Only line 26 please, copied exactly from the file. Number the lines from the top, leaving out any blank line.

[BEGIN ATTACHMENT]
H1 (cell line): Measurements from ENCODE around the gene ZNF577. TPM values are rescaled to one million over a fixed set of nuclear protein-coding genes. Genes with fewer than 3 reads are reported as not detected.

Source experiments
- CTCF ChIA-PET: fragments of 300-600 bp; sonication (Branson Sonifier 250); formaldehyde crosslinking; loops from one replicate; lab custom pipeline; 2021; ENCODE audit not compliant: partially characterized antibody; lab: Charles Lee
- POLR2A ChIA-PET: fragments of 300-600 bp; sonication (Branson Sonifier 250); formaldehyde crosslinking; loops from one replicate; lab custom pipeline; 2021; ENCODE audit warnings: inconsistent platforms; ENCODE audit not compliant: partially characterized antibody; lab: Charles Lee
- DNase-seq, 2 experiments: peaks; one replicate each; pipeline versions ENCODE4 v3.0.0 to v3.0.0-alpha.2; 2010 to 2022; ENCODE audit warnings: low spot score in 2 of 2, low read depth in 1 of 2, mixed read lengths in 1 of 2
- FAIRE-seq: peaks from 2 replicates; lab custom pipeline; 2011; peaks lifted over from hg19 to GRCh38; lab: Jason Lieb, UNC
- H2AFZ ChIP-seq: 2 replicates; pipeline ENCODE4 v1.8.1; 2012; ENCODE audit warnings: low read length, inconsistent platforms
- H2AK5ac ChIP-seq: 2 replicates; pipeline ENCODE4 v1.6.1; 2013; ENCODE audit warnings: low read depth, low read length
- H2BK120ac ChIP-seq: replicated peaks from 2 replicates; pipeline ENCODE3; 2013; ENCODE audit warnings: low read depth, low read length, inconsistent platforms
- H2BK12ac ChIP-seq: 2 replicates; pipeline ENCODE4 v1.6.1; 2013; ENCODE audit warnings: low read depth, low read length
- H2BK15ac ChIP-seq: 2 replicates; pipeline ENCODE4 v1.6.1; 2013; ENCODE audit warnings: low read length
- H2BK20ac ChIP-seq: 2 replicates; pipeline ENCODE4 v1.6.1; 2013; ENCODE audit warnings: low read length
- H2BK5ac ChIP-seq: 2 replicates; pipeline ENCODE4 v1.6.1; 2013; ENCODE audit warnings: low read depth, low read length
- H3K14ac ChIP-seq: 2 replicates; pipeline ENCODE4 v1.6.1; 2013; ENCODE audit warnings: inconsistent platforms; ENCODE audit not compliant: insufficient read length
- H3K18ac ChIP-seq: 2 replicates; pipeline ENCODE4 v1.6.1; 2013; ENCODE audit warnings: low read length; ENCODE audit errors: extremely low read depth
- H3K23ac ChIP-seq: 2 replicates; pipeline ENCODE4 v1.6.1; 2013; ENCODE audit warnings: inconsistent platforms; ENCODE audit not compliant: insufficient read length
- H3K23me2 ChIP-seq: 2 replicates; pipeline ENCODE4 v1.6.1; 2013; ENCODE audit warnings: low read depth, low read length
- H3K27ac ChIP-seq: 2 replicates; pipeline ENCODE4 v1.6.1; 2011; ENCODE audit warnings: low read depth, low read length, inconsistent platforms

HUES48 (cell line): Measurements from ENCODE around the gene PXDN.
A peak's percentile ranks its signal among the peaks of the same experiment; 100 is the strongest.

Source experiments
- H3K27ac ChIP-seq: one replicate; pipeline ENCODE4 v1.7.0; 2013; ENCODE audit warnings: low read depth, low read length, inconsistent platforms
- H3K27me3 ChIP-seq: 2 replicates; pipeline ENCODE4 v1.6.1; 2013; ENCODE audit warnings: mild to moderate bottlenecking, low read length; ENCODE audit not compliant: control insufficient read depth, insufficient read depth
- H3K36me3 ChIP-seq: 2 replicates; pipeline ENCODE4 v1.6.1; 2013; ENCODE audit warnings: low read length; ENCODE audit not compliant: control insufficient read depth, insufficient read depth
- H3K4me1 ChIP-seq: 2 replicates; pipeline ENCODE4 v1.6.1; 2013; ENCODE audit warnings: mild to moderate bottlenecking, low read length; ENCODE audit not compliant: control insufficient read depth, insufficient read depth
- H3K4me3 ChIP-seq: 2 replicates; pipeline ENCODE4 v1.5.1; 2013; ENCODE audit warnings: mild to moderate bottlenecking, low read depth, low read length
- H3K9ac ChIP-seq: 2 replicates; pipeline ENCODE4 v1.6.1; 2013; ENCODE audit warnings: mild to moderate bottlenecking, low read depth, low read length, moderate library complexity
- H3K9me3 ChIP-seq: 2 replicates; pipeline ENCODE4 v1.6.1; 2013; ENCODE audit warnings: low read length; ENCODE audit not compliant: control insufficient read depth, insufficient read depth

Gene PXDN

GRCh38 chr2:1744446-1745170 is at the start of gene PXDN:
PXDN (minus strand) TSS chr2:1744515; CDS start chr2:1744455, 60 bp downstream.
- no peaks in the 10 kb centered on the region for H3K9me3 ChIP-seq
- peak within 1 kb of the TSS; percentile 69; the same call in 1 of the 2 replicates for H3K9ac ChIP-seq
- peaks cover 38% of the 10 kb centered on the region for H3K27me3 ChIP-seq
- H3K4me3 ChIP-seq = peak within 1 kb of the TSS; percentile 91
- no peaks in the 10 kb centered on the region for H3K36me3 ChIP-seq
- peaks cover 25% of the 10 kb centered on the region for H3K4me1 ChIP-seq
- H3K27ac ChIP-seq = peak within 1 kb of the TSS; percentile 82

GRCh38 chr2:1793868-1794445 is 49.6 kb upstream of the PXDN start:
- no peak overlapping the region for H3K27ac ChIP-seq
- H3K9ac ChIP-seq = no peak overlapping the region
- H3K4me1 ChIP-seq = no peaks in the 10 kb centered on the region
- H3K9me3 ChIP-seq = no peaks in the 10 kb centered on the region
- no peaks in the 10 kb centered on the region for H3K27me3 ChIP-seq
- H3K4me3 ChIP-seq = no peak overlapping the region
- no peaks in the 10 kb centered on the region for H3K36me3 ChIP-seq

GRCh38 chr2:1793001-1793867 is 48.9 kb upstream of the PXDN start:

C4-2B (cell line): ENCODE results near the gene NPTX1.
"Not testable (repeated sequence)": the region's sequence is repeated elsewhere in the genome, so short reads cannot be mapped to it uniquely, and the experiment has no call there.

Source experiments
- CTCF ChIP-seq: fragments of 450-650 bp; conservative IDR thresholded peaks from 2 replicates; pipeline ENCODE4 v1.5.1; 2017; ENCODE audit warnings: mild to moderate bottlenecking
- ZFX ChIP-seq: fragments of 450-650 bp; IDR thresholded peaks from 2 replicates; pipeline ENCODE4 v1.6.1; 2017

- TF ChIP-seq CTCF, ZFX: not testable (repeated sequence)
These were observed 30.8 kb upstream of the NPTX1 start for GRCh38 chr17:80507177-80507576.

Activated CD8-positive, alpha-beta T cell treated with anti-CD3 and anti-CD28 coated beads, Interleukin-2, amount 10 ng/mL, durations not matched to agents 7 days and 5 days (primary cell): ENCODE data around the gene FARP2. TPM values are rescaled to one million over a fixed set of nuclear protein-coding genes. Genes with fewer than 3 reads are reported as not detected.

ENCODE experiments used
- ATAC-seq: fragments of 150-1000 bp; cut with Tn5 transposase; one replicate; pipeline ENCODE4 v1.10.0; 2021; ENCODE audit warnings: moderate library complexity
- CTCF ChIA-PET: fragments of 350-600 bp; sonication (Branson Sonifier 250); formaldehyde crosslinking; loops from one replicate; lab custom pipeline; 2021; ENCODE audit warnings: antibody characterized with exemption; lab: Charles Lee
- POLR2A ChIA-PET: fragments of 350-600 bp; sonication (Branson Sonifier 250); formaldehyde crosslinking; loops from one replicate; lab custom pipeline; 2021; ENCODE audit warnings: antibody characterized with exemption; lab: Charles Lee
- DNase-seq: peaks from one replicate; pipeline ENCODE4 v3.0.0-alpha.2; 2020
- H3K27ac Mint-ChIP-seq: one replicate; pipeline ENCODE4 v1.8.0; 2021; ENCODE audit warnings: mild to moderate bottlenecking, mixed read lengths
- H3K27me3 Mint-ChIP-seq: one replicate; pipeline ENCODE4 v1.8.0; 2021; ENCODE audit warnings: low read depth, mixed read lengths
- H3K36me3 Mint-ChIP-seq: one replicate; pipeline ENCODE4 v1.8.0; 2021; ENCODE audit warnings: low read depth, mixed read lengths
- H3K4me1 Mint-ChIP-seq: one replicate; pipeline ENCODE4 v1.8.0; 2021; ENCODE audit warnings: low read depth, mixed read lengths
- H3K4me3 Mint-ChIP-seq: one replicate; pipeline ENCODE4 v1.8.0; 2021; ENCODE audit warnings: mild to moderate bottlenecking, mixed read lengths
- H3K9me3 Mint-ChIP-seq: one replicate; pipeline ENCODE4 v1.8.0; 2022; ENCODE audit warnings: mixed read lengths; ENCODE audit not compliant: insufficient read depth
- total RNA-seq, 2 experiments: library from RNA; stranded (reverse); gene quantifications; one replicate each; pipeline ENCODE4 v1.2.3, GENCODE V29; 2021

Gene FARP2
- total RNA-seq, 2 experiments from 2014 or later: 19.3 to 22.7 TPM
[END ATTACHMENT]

- H3K4me3 ChIP-seq: 2 replicates; pipeline ENCODE4 v1.5.1; 2013; ENCODE audit warnings: mild to moderate bottlenecking, low read depth, low read length